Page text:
It may be not untimely to remark, also, of these five redoubtable beaux, that, during the evening, it occurred to every one of them to be glad that Crailey Gray was betrothed to Fanchon Bareaud, and that he was down on the Rouen River with a canoe, a rod and a tent. Nay, without more words, to declare the truth in regard to Crailey, they felt greater security in his absence from the field than in his betrothal. As Mr. Chenoweth, a youth as open as out-of-doors, both in countenance and mind, observed plaintively to Tappingham Marsh in a corner, while they watched Miss Betty's lavender flowers miraculously swirling through a quadrille: "Crailey, you know, well, Crailey's been engaged before!" It was not Mr. Chenoweth's habit to disguise his apprehensions, and Crailey Gray would not fish for bass forever.

The same Chenoweth was he, who, maddened by the General's triumphantly familiar way of toying with Miss Betty's fan between two dances, attempted to propose to her during the sunrise waltz. Having sung "Oh, believe me" in her ear as loudly as he could, he expressed the wish-quite as loudly-"That this waltz might last for always!"

That was the seventh time it had been said to Betty during the night, and though Mr. Chenoweth's predecessors had revealed their desires in a guise lacking this prodigious artlessness, she already possessed no novel acquaintance with the exclamation. But she made no comment; her partner's style was not a stimulant to repartee. "It would be heaven," he amplified earnestly, "it would be heaven to dance with you forever-on a desert isle where the others couldn't come!" he finished with sudden acerbity as his eye caught the General's.

He proceeded, and only the cessation of the music aided Miss Carewe in stopping the declaration before it was altogether out; and at that point Frank's own father came to her rescue, though in a fashion little saving of her confusion. The elder Chenoweth was one of the gallant and kindly Southern colony that made it natural for Rouen always to speak of Miss Carewe as "Miss Betty". He was a handsome old fellow, whose hair, long moustache and imperial were as white as he was proud of them, a Virginian with the admirable Southern fearlessness of being thought sentimental. Mounting a chair with complete dignity, he lifted a glass of wine high in the air, and, when all the other glasses had been filled, proposed the health of his young hostess. He made a speech of some length, pronouncing himself quite as hopelessly in love with his old friend's daughter as all could see his own son was; and wishing her long life and prosperity, with many allusions to fragrant bowers and the Muses.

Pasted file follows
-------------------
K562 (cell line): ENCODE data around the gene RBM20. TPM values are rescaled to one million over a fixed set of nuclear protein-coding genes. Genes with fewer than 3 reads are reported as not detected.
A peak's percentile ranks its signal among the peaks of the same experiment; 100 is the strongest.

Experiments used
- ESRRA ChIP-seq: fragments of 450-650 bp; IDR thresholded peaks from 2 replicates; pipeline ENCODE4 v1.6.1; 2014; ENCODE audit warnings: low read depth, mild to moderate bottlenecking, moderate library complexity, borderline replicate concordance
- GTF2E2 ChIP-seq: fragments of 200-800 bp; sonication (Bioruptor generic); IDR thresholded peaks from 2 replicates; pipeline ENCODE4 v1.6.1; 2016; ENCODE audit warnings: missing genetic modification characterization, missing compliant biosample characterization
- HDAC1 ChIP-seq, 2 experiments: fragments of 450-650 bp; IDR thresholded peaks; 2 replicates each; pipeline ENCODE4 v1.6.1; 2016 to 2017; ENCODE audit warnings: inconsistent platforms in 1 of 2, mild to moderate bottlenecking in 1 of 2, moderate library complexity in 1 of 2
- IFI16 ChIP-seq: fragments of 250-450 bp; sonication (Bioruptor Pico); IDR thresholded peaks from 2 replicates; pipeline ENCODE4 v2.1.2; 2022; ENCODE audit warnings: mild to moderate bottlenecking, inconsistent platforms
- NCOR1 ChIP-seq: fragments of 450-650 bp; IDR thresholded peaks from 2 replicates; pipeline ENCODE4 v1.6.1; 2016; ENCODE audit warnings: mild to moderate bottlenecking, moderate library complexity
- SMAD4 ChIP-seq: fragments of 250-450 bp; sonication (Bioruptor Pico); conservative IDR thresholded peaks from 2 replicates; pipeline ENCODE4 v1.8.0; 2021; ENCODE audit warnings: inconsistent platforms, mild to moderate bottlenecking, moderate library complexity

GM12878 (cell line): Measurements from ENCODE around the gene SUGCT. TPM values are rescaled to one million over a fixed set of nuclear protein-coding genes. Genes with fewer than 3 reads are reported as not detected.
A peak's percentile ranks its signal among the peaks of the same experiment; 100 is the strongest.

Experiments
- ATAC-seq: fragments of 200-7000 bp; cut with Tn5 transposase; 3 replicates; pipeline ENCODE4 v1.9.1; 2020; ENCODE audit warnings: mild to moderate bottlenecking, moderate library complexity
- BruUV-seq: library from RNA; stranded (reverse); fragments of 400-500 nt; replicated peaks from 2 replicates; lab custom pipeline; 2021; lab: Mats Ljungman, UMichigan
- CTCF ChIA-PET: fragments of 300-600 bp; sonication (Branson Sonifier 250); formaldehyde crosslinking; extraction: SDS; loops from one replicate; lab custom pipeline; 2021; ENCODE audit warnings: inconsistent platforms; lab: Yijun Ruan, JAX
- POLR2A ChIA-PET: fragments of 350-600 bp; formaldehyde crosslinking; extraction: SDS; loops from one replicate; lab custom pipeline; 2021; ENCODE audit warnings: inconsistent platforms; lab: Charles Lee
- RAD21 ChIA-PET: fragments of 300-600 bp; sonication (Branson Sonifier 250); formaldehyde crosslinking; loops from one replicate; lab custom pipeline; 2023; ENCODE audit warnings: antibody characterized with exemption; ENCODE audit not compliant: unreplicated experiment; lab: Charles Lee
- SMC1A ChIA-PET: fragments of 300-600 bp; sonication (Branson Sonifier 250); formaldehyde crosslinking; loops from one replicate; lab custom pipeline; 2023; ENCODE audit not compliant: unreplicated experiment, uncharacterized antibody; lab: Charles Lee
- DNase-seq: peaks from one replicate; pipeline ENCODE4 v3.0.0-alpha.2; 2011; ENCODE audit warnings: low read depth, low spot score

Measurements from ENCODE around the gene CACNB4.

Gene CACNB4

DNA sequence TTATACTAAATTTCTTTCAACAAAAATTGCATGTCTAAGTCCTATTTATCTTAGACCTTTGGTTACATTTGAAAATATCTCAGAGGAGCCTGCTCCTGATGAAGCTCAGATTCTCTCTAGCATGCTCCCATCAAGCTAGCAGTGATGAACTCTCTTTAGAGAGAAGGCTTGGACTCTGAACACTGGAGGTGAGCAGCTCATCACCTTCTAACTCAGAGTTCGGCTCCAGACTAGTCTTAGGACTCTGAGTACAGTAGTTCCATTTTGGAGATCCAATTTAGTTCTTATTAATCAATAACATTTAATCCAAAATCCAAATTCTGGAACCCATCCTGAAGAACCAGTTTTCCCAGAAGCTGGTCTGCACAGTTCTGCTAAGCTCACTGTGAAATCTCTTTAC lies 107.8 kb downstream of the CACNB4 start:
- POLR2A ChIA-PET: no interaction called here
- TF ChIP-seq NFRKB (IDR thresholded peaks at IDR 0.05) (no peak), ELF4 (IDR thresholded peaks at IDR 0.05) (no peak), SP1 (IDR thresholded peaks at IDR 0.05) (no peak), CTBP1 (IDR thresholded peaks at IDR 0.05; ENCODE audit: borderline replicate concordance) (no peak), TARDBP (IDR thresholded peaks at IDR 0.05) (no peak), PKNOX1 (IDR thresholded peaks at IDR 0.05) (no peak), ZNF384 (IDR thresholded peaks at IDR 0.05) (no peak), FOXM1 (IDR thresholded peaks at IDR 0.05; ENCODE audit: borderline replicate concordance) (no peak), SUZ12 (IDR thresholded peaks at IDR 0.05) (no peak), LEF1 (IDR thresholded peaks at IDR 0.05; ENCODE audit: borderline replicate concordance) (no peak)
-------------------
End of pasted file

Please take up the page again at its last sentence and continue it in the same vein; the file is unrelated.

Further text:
It made Miss Betty happy, but it was rather trying, too, for she could only stand with downcast eyes before them all, trembling a little, and receiving a mixed impression of Mr. Chenoweth's remarks, catching fragments here and there: "And may the blush upon that gentle cheek, lovelier than the radiant clouds at set of sun," and "Yet the sands of the hour-glass must fall, and in

the calm and beauteous old age some day to be her lot, when fond mem'ry leads her back to view again the brilliant scene about her now, where stand 'fair women and brave men,' winecup in hand to do her honor, oh, may she wipe the silent tear", and the like. As the old gentleman finished, and before the toast was drunk, Fanchon Bareaud, kissing her hand to Betty, took up the song again; and they all joined in, lifting their glasses to the blushing and happy girl clinging to her father's arm:

"Thou wouldst still be adored as this moment thou art, Let thy loveliness fade as it will; And around the dear ruin, each wish of my heart, Would entwine itself verdantly still."

They were happy people who had not learned to be self-conscious enough to fear doing a pretty thing openly without mocking themselves for it; and it was a brave circle they made about Betty Carewe, the charming faces of the women and their fine furbelows, handsome men and tall, all so gay, so cheerily smiling, and yet so earnest in their welcome to her. No one was afraid to "let out" his voice; their song went full and strong over the waking town, and when it was finished the ball was over, too.

The veranda and the path to the gate became like tropic gardens, the fair colors of the women's dresses, ballooning in the early breeze, making the place seem strewn with giant blossoms. They all went away at the same time, those in carriages calling farewells to each other and to the little processions departing on foot in different directions to homes near by. The sound of the voices and laughter drew away, slowly died out altogether, and the silence of the street was strange and unfamiliar to Betty. She went to the hedge and watched the musicians, who were the last to go, until they passed from sight: little black toilsome figures, carrying grotesque black boxes. While she could still see them, it seemed to her that her ball was not quite over, and she wished to hold the least speck of it as long as she could; but when they had disappeared, she faced the truth with a deep sigh: the long, glorious night was finished indeed.

What she needed now was another girl: the two would have gone to Betty's room and danced it all over again until noon; but she had only her father. She found him smoking a Principe cigar upon the veranda, so she seated herself timidly, nevertheless with a hopeful glance at him, on the steps at his feet; and, as she did so, he looked down upon her with something more akin to geniality than anything she had ever seen in his eye before. It was not geniality itself, but might be third cousin to it. Indeed, in his way, he was almost proud of her, though he had no wish to show it. Since one was compelled to display the fact that one possessed a grown daughter, it was well that she be like this one.